B. The National Debt. This too is a very short story in terms of the question “are we better off now than we were four years ago?” At the end of the Bush Administration, our government owed our creditors $10 trillion (the value 7 months of this year’s total GDP.) Today we owe a little over $16 trillion, an increase of 60 percent, and more than the value of a full year of our nation’s total production of goods and services (GDP). In each of the four years ending last month, government outlays have far exceeded revenues, and the sizes of these deficits---both in dollars and as a percentage of the national economic “pie” (GDP) are rarely seen in peace-time American economic history. In the past four fiscal years, the U.S. Government paid out over $15 trillion, though its receipts of tax and other revenue was “only” $9 trillion. The difference is approximately the amount that has been added to our national debt.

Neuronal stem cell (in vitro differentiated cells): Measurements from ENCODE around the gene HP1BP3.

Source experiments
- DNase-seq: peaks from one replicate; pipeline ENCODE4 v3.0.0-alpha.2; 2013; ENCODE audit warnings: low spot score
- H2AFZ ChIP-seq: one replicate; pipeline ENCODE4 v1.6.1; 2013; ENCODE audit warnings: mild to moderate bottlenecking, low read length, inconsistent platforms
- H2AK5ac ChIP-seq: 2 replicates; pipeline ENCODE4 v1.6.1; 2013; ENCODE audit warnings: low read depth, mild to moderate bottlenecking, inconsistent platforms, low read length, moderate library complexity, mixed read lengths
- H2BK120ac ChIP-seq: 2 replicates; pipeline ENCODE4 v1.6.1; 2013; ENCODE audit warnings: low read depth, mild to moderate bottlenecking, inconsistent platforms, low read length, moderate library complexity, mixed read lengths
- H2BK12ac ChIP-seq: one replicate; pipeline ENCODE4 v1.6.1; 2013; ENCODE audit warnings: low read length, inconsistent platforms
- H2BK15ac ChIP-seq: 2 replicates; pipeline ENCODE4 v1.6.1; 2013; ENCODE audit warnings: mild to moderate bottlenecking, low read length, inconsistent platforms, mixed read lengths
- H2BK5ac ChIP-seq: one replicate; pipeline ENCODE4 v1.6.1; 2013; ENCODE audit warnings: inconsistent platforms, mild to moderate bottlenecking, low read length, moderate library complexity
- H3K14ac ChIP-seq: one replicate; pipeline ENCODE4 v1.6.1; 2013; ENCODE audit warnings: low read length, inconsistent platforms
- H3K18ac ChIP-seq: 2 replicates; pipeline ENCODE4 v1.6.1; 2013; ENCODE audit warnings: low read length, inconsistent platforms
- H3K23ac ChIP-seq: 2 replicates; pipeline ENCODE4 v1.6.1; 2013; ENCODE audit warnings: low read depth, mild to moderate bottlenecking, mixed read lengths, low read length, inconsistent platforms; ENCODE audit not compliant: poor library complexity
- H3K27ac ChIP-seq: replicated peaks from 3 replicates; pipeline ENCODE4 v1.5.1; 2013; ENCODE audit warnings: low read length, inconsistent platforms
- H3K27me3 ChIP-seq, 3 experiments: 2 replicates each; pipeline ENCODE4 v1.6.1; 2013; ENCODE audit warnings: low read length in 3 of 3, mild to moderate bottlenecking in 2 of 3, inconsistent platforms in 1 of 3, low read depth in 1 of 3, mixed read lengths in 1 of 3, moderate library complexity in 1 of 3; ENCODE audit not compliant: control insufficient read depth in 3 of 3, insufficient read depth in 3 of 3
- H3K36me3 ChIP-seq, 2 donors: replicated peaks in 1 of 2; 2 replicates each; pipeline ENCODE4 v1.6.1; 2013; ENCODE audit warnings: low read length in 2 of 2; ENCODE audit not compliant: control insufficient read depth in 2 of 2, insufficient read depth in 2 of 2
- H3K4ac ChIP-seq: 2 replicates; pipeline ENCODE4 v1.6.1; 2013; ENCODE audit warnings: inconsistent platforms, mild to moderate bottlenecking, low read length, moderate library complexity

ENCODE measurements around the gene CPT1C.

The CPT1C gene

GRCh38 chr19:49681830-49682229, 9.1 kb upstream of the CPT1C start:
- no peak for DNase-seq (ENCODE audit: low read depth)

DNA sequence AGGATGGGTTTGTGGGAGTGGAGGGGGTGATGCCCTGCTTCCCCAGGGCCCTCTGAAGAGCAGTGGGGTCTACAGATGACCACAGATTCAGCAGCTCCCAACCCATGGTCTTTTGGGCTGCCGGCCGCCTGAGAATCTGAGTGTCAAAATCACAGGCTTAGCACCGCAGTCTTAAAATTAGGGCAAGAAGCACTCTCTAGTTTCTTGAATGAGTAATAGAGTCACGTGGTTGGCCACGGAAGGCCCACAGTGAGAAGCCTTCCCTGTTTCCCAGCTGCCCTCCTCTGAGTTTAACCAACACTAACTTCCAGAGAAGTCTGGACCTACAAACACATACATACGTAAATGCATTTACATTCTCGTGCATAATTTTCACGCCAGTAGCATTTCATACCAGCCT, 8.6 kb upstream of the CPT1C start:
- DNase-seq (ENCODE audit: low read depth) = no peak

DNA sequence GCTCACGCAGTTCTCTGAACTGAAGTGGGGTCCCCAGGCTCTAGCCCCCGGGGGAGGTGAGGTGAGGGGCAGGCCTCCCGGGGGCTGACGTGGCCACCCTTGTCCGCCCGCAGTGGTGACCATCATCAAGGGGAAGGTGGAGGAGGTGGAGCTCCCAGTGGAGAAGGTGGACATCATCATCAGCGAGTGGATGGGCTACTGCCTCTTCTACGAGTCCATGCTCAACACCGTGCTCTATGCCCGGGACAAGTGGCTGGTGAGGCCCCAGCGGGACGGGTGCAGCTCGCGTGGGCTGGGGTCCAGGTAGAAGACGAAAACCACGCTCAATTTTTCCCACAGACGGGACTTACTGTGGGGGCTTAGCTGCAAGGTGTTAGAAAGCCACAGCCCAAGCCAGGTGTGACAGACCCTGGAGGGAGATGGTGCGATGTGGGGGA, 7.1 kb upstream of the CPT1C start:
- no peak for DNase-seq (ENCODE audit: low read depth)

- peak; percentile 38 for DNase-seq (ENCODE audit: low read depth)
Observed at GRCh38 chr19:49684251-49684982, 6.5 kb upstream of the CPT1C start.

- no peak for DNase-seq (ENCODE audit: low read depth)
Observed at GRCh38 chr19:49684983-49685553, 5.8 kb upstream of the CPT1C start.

4. Comments on Government Economic policy management. Economic outcomes can be influenced by government economic policy, most particularly in the short-term. The outcomes presented above are quantified and hence are subject to little dispute. As President Clinton famously declared in his Democratic Convention speech, “the numbers are what they are, it’s just a matter of arithmetic.” In this section, we offer a brief commentary on the connection between the observed outcomes and government policy.
As noted earlier, the recession of 2007 to 2009 was almost over when President Obama took office. Thus his greatest economic challenge was to use the tools of economic policy at his disposal to ignite and sustain a vigorous recovery. While a sluggish increase in GDP and employment has begun, it has for the better part of the past two years become more sluggish. GDP per person and employment both remain below their levels when President Obama took office. The national debt has soared 60 percent and annual deficits under his administration (10 percent of GDP) have been double the share of GDP that most economists would consider acceptable, and more than double those of the previous 4 years. Thus it is perfectly appropriate to ask why this Administration has not been able, in almost four years, to ignite a recovery.